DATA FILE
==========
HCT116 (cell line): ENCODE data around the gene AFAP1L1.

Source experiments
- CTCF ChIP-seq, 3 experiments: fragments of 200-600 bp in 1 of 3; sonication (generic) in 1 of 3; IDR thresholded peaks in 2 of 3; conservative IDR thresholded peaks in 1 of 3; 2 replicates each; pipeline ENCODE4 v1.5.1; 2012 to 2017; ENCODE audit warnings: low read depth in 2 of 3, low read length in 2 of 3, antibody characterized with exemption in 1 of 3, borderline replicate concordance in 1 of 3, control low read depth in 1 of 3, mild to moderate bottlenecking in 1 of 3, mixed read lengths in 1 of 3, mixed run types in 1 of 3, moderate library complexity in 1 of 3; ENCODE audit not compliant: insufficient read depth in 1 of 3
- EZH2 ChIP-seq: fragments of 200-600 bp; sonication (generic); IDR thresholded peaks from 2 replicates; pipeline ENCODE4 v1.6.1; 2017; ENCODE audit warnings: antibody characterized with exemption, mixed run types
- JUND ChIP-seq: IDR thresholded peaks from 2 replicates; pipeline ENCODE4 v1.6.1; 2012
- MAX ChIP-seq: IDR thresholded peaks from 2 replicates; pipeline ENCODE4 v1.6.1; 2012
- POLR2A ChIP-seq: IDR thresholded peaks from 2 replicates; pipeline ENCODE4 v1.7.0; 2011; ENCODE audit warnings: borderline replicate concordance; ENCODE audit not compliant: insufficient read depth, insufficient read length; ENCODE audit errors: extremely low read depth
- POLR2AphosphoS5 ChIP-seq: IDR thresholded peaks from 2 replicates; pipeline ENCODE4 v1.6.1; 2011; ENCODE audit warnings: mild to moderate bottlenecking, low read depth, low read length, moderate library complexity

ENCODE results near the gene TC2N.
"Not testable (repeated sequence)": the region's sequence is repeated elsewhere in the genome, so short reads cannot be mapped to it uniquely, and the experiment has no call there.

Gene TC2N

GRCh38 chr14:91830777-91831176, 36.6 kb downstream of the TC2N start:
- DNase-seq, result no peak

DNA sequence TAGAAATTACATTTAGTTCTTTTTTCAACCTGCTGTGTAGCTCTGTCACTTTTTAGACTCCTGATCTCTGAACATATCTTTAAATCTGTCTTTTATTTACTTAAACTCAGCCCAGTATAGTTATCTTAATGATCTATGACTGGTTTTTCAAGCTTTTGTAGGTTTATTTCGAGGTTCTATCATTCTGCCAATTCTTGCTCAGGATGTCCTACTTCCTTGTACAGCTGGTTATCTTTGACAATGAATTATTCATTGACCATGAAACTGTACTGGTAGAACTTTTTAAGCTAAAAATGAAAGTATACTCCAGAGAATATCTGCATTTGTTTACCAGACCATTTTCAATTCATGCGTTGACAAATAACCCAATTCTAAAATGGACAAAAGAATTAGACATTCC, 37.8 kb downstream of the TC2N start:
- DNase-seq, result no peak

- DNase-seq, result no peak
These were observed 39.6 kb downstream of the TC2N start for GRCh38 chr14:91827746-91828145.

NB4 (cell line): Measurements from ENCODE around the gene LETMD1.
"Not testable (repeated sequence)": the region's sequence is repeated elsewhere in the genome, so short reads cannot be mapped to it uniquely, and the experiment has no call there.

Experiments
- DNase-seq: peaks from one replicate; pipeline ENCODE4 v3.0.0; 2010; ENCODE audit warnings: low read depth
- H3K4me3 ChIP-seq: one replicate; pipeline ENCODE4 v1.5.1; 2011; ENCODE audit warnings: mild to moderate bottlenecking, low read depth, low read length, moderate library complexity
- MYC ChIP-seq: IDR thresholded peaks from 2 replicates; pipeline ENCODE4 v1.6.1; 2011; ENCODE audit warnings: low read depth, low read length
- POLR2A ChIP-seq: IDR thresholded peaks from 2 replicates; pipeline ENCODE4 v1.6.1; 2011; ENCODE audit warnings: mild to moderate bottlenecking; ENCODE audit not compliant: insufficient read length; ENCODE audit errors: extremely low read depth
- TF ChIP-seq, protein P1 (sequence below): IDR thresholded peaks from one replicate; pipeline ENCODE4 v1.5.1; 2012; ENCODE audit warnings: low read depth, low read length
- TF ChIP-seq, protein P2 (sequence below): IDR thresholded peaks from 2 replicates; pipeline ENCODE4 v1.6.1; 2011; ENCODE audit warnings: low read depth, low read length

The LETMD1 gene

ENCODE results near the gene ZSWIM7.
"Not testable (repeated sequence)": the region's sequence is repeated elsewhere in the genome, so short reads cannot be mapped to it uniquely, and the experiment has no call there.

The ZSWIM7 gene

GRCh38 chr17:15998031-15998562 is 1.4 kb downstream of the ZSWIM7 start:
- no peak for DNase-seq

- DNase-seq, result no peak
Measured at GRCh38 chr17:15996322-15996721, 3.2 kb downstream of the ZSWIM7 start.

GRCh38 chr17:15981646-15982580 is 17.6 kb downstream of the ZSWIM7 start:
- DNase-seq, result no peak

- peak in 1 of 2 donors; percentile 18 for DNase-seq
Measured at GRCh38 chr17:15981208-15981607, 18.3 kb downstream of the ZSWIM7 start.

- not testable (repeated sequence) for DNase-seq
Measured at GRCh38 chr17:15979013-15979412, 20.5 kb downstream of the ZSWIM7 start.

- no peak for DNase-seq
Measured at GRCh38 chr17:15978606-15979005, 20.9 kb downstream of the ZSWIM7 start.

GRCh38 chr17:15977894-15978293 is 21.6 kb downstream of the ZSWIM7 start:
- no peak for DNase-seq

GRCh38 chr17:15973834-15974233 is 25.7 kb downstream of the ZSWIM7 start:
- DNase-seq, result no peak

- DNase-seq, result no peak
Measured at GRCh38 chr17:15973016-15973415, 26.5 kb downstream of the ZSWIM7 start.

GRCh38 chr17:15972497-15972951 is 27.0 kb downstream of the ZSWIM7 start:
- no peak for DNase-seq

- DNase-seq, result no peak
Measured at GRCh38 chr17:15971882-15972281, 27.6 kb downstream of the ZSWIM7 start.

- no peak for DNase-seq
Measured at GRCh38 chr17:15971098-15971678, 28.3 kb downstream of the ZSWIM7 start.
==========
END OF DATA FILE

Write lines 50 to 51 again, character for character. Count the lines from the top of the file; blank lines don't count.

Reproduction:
- no peak for DNase-seq

- DNase-seq, result no peak